Prix-View: The Japanese Grand Prix

F1PPA few short days after an exciting and eventful Malaysian Grand Prix, teams and drivers reassemble at the Suzuka Circuit for the Japanese Grand Prix, round 16 of the 2017 Formula One World Championship.

Appropriately for a circuit designed as a test track, Suzuka tests everything, with an array of high, medium and low—speed corners that ensure the circuit defies easy classification.

As was the case last week in Malaysia, the medium, soft and supersoft tyres will be available in Japan. Suzuka, however, has lateral loads much higher than those at Sepang, meaning the successful one—stop strategies of last weekend will not be the automatic choice here. The extra grip on offer in 2017 will, however, be more noticeable at Suzuka with higher speeds in the many famous corners. The start of the lap, through the Esses, Dunlop and Degner One and Two, is likely to be particularly spectacular.

Second place at Sepang on Sunday ended Lewis Hamilton’s run of three consecutive victories but it was sufficient for the Mercedes driver to increase his Drivers’ Championship advantage over Sebastian Vettel by a further six points and he now leads the Ferrari driver by 34. Mercedes also strengthened their grip on the Constructors’ Championship and they are now 118 points ahead of Ferrari.

The raw statistics perhaps hide the true level of competitiveness among the frontrunners as the final quarter of the 2017 season begins: in recent weeks attrition, rather than raw pace, has strengthened the relative positions of Hamilton and Mercedes: Ferrari have looked strong at two very different South—East Asian circuits but have taken only 12 points. Despite victory and third place in Malaysia, Red Bull Racing have slipped out of mathematical contention in the Constructors’ Championship but as a disruptive influence, capable of competing with the teams and drivers fighting for the titles, they have strong potential to affect the unfolding title battle.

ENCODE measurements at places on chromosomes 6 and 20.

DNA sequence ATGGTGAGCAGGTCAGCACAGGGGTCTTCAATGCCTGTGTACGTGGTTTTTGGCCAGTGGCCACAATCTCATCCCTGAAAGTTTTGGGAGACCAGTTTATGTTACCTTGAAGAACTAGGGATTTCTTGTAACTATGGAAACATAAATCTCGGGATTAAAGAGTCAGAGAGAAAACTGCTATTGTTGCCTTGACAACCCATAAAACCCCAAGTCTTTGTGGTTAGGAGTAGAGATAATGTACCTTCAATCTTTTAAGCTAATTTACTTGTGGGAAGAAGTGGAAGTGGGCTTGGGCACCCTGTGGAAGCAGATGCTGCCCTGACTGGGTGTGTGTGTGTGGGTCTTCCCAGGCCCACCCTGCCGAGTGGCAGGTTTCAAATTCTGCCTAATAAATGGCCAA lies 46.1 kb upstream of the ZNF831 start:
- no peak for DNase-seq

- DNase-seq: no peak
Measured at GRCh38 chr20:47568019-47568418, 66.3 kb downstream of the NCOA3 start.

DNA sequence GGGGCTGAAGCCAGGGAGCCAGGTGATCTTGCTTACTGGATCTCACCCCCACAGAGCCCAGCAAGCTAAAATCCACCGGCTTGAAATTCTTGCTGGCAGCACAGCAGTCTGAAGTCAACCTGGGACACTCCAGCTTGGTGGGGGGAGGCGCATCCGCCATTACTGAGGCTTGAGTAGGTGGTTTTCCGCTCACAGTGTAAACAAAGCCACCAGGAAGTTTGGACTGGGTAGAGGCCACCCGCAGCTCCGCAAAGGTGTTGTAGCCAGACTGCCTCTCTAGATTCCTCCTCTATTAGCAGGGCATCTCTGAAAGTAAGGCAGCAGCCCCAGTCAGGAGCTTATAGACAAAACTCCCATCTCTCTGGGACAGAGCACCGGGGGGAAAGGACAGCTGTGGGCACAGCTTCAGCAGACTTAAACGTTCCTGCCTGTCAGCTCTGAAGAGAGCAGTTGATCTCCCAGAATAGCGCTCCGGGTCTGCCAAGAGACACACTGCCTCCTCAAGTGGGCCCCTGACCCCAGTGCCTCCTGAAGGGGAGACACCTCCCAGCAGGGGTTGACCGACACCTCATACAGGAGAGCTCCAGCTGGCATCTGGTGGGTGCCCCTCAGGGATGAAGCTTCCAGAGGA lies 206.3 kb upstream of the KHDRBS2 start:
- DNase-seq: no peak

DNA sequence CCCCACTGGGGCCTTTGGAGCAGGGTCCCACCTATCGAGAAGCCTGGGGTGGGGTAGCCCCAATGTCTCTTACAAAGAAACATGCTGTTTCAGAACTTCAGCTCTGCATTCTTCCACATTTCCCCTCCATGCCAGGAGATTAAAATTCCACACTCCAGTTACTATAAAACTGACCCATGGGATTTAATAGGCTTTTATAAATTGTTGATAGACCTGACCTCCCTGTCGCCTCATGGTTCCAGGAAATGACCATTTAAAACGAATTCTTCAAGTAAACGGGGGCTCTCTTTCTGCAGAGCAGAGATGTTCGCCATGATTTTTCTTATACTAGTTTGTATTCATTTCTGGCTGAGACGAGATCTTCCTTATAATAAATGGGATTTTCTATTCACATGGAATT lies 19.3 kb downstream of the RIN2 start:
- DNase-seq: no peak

SUZUKA INTERNATIONAL RACING COURSE

Length of lap:
5.807km

Lap record:
1:31.540 (Kimi Raikkonen, McLaren, 2005)

Start line/finish line offset:
0.300km

Total number of race laps:
53

Total race distance:
307.471km

Pitlane speed limits:
80km/h in practice, qualifying and the race

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